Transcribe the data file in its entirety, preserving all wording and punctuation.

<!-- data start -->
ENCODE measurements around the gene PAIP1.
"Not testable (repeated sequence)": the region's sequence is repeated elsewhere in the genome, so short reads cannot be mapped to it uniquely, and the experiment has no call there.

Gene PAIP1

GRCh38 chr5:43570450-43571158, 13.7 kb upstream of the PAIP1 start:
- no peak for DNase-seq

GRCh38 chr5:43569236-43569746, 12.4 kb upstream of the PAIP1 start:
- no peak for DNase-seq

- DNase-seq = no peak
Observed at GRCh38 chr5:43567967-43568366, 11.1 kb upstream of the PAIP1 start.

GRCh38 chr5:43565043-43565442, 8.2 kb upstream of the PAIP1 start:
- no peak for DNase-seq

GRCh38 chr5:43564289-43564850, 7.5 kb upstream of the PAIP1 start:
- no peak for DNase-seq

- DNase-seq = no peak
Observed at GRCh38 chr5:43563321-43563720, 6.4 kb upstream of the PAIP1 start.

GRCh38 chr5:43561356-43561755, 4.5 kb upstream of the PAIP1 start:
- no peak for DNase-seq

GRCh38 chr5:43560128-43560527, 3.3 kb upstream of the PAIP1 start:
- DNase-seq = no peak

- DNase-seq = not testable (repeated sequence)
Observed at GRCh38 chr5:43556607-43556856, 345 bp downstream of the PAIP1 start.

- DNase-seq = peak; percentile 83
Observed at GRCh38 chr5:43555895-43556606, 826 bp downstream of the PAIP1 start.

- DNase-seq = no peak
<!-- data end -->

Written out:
ENCODE measurements around the gene PAIP1.
"Not testable (repeated sequence)": the region's sequence is repeated elsewhere in the genome, so short reads cannot be mapped to it uniquely, and the experiment has no call there.

Gene PAIP1

GRCh38 chr5:43570450-43571158, 13.7 kb upstream of the PAIP1 start:
- no peak for DNase-seq

GRCh38 chr5:43569236-43569746, 12.4 kb upstream of the PAIP1 start:
- no peak for DNase-seq

- DNase-seq = no peak
Observed at GRCh38 chr5:43567967-43568366, 11.1 kb upstream of the PAIP1 start.

GRCh38 chr5:43565043-43565442, 8.2 kb upstream of the PAIP1 start:
- no peak for DNase-seq

GRCh38 chr5:43564289-43564850, 7.5 kb upstream of the PAIP1 start:
- no peak for DNase-seq

- DNase-seq = no peak
Observed at GRCh38 chr5:43563321-43563720, 6.4 kb upstream of the PAIP1 start.

GRCh38 chr5:43561356-43561755, 4.5 kb upstream of the PAIP1 start:
- no peak for DNase-seq

GRCh38 chr5:43560128-43560527, 3.3 kb upstream of the PAIP1 start:
- DNase-seq = no peak

- DNase-seq = not testable (repeated sequence)
Observed at GRCh38 chr5:43556607-43556856, 345 bp downstream of the PAIP1 start.

- DNase-seq = peak; percentile 83
Observed at GRCh38 chr5:43555895-43556606, 826 bp downstream of the PAIP1 start.

- DNase-seq = no peak